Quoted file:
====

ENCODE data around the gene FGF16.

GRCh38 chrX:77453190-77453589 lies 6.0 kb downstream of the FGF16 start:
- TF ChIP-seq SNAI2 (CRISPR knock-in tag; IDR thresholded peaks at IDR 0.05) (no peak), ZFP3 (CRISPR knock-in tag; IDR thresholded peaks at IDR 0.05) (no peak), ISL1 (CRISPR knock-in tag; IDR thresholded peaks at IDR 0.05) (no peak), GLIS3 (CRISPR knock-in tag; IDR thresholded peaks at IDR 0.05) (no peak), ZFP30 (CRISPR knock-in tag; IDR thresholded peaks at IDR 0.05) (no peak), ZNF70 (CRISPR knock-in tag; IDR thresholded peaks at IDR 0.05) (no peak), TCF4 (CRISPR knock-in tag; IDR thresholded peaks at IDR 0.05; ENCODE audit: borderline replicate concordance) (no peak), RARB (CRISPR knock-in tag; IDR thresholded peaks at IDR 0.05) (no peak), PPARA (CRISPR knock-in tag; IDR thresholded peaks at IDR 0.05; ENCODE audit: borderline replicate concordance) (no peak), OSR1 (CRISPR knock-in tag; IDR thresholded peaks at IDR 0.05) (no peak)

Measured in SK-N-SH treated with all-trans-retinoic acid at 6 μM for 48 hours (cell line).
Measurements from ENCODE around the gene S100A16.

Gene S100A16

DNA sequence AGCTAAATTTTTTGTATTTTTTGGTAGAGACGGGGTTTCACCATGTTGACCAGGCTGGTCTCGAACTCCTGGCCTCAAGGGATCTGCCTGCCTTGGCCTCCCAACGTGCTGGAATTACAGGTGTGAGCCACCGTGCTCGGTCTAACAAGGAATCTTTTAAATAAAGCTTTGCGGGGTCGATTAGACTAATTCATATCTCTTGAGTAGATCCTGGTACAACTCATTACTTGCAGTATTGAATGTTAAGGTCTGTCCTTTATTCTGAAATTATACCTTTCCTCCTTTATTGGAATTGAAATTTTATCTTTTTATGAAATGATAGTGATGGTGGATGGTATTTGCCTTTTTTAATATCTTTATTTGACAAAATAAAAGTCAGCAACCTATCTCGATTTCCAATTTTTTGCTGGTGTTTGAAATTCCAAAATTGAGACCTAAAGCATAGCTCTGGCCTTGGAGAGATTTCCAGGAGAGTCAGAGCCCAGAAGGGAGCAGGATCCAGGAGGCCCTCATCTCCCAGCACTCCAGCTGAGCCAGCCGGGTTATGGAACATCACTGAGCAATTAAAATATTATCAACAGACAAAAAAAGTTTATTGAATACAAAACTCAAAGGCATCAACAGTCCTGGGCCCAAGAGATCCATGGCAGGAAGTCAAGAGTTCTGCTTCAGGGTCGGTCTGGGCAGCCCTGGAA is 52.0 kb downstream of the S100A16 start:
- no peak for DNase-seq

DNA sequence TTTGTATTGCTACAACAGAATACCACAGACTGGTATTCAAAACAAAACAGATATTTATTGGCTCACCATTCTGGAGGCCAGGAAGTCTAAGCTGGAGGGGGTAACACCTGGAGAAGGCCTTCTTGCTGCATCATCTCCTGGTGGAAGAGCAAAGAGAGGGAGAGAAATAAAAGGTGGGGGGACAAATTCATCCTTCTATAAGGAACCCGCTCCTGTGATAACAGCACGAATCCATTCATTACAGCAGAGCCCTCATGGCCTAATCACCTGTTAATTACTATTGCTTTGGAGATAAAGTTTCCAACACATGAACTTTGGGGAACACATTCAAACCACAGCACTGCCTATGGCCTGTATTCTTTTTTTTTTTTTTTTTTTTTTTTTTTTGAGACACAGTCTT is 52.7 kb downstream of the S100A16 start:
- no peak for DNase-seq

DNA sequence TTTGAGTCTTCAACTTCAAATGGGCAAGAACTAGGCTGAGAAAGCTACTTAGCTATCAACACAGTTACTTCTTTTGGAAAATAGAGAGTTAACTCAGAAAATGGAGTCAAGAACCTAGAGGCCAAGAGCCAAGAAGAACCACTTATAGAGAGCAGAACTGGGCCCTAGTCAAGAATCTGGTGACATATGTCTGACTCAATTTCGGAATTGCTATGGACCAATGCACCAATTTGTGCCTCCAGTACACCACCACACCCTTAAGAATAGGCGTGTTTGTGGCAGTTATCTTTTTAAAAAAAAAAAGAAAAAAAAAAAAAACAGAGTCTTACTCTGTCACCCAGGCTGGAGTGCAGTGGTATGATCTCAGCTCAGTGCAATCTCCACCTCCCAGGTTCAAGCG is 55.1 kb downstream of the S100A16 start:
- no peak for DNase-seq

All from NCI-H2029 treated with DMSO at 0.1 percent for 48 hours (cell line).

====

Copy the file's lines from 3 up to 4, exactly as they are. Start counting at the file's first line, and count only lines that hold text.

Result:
- TF ChIP-seq SNAI2 (CRISPR knock-in tag; IDR thresholded peaks at IDR 0.05) (no peak), ZFP3 (CRISPR knock-in tag; IDR thresholded peaks at IDR 0.05) (no peak), ISL1 (CRISPR knock-in tag; IDR thresholded peaks at IDR 0.05) (no peak), GLIS3 (CRISPR knock-in tag; IDR thresholded peaks at IDR 0.05) (no peak), ZFP30 (CRISPR knock-in tag; IDR thresholded peaks at IDR 0.05) (no peak), ZNF70 (CRISPR knock-in tag; IDR thresholded peaks at IDR 0.05) (no peak), TCF4 (CRISPR knock-in tag; IDR thresholded peaks at IDR 0.05; ENCODE audit: borderline replicate concordance) (no peak), RARB (CRISPR knock-in tag; IDR thresholded peaks at IDR 0.05) (no peak), PPARA (CRISPR knock-in tag; IDR thresholded peaks at IDR 0.05; ENCODE audit: borderline replicate concordance) (no peak), OSR1 (CRISPR knock-in tag; IDR thresholded peaks at IDR 0.05) (no peak)

Measured in SK-N-SH treated with all-trans-retinoic acid at 6 μM for 48 hours (cell line).